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@azure/service-bus

1.1.0 • Public • Published

Azure Service Bus client library for Javascript

Azure Service Bus is a highly-reliable cloud messaging service from Microsoft

Use the client library for Azure Service Bus in your Node.js application to

  • Send messages to a Queue or Topic
  • Receive messages from a Queue or Subscription

Source code | Package (npm) | API Reference Documentation | Product documentation | Samples

Getting Started

Install the package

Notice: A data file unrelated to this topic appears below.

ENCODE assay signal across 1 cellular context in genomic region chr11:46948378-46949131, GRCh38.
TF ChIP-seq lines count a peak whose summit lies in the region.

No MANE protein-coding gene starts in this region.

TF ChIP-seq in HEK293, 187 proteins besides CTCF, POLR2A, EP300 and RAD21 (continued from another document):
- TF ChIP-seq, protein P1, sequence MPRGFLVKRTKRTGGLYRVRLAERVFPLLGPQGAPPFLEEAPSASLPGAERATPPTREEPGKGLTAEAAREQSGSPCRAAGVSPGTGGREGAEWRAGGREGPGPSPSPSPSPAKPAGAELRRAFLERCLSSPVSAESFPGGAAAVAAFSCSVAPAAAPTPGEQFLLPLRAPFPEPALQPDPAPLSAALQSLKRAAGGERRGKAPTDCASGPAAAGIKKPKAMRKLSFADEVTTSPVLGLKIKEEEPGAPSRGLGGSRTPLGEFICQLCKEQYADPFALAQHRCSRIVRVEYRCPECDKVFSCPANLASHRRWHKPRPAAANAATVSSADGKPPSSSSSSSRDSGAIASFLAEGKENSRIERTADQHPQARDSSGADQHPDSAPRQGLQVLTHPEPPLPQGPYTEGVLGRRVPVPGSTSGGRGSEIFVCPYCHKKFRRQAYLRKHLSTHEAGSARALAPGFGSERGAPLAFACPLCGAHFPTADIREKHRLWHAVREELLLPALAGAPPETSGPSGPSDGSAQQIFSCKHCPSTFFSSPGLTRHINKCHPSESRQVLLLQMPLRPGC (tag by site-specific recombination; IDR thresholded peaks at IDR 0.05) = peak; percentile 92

Install the Azure Service Bus client library using npm

npm install @azure/service-bus

Prerequisites: You must have an Azure subscription and a Service Bus Namespace to use this package. If you are using this package in a Node.js application, then use Node.js 6.x or higher.

Configure Typescript

TypeScript users need to have Node type definitions installed:

npm install @types/node

You also need to enable compilerOptions.allowSyntheticDefaultImports in your tsconfig.json. Note that if you have enabled compilerOptions.esModuleInterop, allowSyntheticDefaultImports is enabled by default. See TypeScript's compiler options handbook for more information.

Authenticate the client

Interaction with Service Bus starts with an instance of the ServiceBusClient class. You can instantiate this class using one of the 3 static methods on it

Key concepts